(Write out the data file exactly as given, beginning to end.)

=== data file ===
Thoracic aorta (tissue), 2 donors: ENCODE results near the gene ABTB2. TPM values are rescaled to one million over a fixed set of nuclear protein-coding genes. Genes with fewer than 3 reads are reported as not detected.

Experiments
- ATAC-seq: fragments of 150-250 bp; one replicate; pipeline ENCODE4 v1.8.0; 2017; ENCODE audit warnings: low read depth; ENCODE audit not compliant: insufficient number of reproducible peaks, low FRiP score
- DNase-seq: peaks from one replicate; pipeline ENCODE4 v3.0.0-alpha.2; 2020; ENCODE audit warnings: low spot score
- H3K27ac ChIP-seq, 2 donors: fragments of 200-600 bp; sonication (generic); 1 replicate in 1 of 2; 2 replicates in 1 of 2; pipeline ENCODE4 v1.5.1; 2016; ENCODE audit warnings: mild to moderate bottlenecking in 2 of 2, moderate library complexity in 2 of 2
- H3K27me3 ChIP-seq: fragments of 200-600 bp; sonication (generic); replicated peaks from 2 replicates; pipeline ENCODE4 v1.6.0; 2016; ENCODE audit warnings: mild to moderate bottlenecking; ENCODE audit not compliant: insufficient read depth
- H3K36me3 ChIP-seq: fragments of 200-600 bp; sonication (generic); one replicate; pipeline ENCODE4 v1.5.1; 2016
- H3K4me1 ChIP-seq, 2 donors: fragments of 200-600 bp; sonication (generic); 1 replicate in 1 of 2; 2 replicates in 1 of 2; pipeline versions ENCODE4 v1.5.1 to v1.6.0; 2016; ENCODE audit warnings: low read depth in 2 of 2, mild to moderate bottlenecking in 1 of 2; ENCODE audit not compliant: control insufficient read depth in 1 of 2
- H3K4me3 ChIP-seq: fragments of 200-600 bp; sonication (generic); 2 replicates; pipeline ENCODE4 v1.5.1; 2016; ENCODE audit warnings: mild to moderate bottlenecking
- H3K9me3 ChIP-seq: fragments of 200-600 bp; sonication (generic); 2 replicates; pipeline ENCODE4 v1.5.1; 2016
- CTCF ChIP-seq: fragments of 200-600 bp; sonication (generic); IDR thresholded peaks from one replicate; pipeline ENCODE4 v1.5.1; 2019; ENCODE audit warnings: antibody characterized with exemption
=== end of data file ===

Thoracic aorta (tissue), 2 donors: ENCODE results near the gene ABTB2. TPM values are rescaled to one million over a fixed set of nuclear protein-coding genes. Genes with fewer than 3 reads are reported as not detected.

Experiments
- ATAC-seq: fragments of 150-250 bp; one replicate; pipeline ENCODE4 v1.8.0; 2017; ENCODE audit warnings: low read depth; ENCODE audit not compliant: insufficient number of reproducible peaks, low FRiP score
- DNase-seq: peaks from one replicate; pipeline ENCODE4 v3.0.0-alpha.2; 2020; ENCODE audit warnings: low spot score
- H3K27ac ChIP-seq, 2 donors: fragments of 200-600 bp; sonication (generic); 1 replicate in 1 of 2; 2 replicates in 1 of 2; pipeline ENCODE4 v1.5.1; 2016; ENCODE audit warnings: mild to moderate bottlenecking in 2 of 2, moderate library complexity in 2 of 2
- H3K27me3 ChIP-seq: fragments of 200-600 bp; sonication (generic); replicated peaks from 2 replicates; pipeline ENCODE4 v1.6.0; 2016; ENCODE audit warnings: mild to moderate bottlenecking; ENCODE audit not compliant: insufficient read depth
- H3K36me3 ChIP-seq: fragments of 200-600 bp; sonication (generic); one replicate; pipeline ENCODE4 v1.5.1; 2016
- H3K4me1 ChIP-seq, 2 donors: fragments of 200-600 bp; sonication (generic); 1 replicate in 1 of 2; 2 replicates in 1 of 2; pipeline versions ENCODE4 v1.5.1 to v1.6.0; 2016; ENCODE audit warnings: low read depth in 2 of 2, mild to moderate bottlenecking in 1 of 2; ENCODE audit not compliant: control insufficient read depth in 1 of 2
- H3K4me3 ChIP-seq: fragments of 200-600 bp; sonication (generic); 2 replicates; pipeline ENCODE4 v1.5.1; 2016; ENCODE audit warnings: mild to moderate bottlenecking
- H3K9me3 ChIP-seq: fragments of 200-600 bp; sonication (generic); 2 replicates; pipeline ENCODE4 v1.5.1; 2016
- CTCF ChIP-seq: fragments of 200-600 bp; sonication (generic); IDR thresholded peaks from one replicate; pipeline ENCODE4 v1.5.1; 2019; ENCODE audit warnings: antibody characterized with exemption